Blog post courtesy of Owens Corning


While social distancing has changed how we enjoy concerts, sporting events and many other activities, books remain good companions. We’re excited to share some picks for your reading pleasure, starting with a fascinating look at the convergence of nature and building science. 

“Entangled Life: How Fungi Make Our Worlds, Change Our Minds & Shape Our Futures,” by Merlin Sheldrake, (Random House, 2020) celebrates the interconnections between fungi below the earth’s crust, the plants above ground and the larger eco-system we share. From a single celled algae to an 8,000-year-old “honey fungus” spanning acres, the interlacing network of the wood-wide-web is changing our world as fungi eat rock, make soil, digest pollutants, feed humans, manufacture medicine, influence animal behavior and even comprise building materials that decompose when their purpose is served.

Case in point, the FUNGAR international consortium of scientists and designers working to craft a building composed entirely of fungus, combining mycelium composites with fungal computing circuits that detect and respond to light, temperature and pollution levels. Imagine clusters of white rot fungi making our buildings smarter and stronger!

From fashion to food, medicine to modular buildings, the book explores how microbial communities are changing our world. Fashion designer Stella McCartney is exploring white rot fungi as an alternative to leather. The Defense Advanced Research Projects Agency (DARPA) has awarded a $10M research and development contract to advance interest in growing barracks out of mycelium that repair themselves when damaged and decompose when their job is done. Developers in Australia are trying to apply mycelial to create a termite-resistant brick.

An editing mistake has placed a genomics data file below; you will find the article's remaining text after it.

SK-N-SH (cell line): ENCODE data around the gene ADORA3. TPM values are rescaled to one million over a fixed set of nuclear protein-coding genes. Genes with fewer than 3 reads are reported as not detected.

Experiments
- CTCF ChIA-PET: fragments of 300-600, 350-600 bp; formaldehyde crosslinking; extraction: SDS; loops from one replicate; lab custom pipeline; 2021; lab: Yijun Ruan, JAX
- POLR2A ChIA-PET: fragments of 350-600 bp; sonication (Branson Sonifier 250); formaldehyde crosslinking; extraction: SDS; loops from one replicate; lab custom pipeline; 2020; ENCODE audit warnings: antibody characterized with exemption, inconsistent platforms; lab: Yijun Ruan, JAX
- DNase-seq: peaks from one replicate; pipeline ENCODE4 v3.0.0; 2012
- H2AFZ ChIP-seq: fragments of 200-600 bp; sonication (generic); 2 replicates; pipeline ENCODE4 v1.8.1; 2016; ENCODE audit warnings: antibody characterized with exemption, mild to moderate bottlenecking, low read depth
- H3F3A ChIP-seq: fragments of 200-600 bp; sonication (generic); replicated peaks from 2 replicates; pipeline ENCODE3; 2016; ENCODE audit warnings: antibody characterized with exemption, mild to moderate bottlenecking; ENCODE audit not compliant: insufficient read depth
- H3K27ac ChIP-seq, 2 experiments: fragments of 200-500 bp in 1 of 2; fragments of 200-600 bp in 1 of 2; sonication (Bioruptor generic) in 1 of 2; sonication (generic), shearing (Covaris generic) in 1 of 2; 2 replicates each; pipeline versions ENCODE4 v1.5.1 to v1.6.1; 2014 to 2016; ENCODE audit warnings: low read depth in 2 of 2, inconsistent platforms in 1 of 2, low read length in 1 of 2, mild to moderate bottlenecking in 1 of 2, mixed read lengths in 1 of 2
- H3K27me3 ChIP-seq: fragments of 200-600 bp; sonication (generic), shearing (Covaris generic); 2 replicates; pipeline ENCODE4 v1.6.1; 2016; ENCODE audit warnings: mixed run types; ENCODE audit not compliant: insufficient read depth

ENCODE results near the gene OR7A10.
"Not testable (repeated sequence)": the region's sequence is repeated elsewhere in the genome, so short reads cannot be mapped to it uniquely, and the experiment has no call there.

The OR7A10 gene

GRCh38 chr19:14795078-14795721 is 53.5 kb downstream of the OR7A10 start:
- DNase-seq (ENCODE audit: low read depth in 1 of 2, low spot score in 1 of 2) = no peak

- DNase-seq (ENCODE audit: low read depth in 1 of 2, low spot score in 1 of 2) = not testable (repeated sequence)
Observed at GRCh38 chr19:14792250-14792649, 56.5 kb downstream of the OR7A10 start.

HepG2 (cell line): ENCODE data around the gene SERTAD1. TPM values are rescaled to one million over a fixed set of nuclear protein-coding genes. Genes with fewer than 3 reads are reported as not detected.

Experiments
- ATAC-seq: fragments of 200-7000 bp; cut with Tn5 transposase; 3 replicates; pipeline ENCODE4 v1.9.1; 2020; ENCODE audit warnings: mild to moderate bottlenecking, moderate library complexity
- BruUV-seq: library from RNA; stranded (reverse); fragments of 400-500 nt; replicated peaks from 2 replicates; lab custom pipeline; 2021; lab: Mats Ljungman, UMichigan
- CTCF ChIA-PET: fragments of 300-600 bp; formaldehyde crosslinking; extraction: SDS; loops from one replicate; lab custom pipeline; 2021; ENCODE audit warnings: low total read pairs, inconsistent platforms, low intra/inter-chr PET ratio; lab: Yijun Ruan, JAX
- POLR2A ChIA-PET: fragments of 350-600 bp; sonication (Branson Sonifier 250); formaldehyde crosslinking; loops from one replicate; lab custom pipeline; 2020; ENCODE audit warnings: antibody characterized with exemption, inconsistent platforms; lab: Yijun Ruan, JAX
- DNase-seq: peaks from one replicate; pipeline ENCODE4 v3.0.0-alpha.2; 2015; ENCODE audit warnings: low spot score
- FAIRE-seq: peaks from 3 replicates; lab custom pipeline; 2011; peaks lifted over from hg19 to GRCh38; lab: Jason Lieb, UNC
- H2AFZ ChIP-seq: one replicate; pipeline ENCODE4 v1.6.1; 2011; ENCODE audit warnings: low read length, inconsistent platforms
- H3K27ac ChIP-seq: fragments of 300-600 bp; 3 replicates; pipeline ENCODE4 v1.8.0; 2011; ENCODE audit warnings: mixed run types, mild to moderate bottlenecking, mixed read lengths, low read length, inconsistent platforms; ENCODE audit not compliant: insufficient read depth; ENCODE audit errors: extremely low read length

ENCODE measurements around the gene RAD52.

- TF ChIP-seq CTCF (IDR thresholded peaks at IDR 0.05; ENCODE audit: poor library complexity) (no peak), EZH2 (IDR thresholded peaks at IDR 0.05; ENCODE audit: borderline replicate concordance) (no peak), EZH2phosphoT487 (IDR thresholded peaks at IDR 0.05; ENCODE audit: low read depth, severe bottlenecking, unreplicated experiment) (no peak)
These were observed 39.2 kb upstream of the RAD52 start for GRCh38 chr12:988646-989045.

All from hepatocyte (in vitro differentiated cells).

Whether digging for truffles in France, peering inside volcanos in Hawaii or exploring what lies below the permafrost in the Artic, fungi are everywhere, producing around 50 megatons of spores annually—an amount  equal to the weight of 500,000 blue whales. In fact, “Entangled Life” goes on to note, fungi are the largest source of living particles in the air.

As you curl up with a cup of tea or your favorite libation, this book reminds us that fermented yeast make many beverage possible—and some fungi even serve as ink for printing books.